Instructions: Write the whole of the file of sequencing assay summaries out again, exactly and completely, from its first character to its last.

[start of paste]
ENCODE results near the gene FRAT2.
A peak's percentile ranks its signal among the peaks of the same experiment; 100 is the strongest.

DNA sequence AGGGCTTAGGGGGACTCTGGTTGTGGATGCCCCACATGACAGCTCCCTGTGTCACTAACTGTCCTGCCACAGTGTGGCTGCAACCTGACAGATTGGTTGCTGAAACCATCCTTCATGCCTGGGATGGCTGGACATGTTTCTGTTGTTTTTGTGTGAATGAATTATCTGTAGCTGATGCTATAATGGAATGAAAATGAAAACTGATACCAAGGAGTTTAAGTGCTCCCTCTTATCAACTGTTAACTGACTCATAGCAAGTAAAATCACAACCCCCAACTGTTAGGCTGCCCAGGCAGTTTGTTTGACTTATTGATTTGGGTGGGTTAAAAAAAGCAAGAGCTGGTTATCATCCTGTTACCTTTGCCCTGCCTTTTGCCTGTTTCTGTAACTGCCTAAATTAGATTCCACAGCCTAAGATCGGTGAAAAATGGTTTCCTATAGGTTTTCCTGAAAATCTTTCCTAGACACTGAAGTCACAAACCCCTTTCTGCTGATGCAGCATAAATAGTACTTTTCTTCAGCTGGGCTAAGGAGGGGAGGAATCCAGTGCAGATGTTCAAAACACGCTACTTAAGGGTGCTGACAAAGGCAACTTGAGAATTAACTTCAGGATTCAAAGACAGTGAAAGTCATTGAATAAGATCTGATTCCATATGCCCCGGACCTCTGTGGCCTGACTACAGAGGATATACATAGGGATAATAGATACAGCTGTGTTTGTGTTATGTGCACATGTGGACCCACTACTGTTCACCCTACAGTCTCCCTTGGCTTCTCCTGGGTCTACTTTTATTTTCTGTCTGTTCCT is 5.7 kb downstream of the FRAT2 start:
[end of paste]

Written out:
ENCODE results near the gene FRAT2.
A peak's percentile ranks its signal among the peaks of the same experiment; 100 is the strongest.

DNA sequence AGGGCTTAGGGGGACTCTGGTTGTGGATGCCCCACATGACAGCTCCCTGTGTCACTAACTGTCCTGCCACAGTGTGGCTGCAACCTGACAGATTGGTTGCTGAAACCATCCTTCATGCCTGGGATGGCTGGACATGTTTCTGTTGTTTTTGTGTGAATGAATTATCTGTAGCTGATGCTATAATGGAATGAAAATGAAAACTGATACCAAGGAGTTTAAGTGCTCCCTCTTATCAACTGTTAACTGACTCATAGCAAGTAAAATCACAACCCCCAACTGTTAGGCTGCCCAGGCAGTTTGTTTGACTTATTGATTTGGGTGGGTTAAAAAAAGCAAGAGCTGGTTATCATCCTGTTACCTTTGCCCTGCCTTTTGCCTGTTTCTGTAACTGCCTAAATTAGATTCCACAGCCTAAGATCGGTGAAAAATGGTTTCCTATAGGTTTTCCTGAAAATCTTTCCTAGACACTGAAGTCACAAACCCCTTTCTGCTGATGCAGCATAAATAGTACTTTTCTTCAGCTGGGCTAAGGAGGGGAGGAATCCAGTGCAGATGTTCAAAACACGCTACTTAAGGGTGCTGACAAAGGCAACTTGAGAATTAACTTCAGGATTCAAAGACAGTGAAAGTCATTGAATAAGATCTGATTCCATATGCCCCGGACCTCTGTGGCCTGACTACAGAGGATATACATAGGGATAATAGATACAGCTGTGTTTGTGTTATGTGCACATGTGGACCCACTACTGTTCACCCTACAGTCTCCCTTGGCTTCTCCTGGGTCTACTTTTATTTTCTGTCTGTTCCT is 5.7 kb downstream of the FRAT2 start: